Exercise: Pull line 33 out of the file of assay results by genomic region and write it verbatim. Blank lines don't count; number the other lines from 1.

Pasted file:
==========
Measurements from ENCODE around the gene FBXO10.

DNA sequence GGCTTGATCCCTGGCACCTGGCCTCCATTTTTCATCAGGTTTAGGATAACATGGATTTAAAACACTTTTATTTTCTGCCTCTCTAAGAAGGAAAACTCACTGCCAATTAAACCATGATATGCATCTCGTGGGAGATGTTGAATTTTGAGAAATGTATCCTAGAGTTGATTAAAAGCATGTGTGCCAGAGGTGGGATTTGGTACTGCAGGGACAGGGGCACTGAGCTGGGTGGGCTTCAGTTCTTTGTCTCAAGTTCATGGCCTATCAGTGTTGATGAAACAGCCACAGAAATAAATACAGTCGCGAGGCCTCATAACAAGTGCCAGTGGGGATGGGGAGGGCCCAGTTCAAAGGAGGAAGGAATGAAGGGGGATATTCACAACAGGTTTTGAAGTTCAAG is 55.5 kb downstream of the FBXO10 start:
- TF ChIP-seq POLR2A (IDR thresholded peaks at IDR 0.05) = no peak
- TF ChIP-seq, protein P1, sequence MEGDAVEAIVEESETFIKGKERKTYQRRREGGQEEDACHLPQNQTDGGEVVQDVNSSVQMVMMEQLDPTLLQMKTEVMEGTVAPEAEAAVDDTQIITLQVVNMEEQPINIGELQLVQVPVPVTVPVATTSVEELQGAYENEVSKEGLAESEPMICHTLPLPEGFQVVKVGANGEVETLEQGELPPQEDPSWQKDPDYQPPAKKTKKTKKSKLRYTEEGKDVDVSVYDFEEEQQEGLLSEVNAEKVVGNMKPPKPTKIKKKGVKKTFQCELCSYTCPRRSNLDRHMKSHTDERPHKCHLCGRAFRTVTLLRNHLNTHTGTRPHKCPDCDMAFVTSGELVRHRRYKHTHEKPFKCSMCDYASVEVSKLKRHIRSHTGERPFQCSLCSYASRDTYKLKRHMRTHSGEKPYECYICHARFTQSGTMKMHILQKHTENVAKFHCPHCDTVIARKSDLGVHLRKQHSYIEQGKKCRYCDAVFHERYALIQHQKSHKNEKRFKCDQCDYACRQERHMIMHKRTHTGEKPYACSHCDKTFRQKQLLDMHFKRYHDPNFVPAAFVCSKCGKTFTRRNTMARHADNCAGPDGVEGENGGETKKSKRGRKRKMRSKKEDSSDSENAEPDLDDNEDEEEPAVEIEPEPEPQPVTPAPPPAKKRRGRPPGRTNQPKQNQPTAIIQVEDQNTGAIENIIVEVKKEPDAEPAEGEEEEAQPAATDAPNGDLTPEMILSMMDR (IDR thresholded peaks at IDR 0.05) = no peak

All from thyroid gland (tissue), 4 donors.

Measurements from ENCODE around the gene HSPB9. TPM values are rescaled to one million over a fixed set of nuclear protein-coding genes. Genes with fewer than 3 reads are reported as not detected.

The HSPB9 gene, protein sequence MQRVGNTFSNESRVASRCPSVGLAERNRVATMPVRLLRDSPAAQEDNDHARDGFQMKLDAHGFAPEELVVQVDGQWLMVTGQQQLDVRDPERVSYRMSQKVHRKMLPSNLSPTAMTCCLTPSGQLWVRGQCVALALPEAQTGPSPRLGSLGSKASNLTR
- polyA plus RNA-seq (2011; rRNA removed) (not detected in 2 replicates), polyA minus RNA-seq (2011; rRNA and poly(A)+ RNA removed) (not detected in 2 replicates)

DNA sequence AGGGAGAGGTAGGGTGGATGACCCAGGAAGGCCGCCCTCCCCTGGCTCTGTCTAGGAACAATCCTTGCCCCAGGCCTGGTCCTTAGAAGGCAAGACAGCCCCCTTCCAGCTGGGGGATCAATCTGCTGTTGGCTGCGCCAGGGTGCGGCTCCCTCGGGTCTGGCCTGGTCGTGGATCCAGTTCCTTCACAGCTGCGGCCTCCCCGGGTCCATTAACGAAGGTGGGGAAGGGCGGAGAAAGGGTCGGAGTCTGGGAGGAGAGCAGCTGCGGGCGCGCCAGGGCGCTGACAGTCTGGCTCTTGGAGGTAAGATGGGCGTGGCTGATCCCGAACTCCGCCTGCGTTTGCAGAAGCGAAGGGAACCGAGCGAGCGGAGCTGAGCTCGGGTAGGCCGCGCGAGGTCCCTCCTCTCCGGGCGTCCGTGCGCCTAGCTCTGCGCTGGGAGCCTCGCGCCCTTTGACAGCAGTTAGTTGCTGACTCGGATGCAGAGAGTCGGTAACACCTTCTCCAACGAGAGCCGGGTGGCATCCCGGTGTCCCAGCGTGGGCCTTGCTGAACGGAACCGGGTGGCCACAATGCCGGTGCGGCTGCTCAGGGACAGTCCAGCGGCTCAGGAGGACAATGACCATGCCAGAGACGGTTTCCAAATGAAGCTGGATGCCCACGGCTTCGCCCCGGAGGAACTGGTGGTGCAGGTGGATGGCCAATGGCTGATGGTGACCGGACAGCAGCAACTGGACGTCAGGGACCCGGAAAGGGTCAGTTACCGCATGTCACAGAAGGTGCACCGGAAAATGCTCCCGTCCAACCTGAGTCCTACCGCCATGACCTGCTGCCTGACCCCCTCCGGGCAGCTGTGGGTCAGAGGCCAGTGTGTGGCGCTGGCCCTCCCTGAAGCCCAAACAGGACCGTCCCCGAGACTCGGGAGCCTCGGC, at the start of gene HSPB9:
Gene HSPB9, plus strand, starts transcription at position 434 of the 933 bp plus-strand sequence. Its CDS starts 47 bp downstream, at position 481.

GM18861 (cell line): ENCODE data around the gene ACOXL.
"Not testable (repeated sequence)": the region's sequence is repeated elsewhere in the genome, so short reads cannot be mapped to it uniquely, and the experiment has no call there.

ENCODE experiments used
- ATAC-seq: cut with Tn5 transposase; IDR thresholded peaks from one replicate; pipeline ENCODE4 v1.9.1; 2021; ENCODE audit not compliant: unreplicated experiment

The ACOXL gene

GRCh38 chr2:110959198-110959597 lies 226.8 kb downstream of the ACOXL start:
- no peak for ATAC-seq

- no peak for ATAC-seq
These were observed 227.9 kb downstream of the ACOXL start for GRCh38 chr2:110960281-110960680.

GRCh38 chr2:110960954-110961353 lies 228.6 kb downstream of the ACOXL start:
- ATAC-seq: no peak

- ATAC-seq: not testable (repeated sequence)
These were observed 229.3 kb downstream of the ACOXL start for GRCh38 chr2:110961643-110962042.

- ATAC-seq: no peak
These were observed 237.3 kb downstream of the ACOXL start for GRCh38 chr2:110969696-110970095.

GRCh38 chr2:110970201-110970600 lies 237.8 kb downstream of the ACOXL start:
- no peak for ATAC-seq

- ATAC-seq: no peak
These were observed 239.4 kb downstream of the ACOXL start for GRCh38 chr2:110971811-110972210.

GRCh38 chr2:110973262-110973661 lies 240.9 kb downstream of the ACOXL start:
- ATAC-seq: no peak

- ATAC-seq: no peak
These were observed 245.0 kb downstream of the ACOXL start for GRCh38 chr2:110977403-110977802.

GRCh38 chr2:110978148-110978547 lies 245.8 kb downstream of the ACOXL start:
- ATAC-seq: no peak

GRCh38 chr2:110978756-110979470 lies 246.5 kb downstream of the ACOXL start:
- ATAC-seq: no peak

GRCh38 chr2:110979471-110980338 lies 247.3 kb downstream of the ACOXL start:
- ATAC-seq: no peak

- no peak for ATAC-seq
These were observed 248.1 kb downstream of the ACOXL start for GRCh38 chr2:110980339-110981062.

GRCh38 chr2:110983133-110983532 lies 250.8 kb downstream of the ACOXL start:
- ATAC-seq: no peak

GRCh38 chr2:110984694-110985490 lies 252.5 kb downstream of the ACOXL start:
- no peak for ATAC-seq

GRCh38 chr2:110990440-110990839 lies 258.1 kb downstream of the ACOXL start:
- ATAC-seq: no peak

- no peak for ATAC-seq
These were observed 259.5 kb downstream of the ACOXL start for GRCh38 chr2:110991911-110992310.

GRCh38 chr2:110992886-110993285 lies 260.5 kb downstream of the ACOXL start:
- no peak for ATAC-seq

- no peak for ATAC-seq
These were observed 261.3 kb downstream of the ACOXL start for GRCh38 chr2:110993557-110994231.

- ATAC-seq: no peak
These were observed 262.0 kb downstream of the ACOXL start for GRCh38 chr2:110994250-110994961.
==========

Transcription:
These were observed 245.0 kb downstream of the ACOXL start for GRCh38 chr2:110977403-110977802.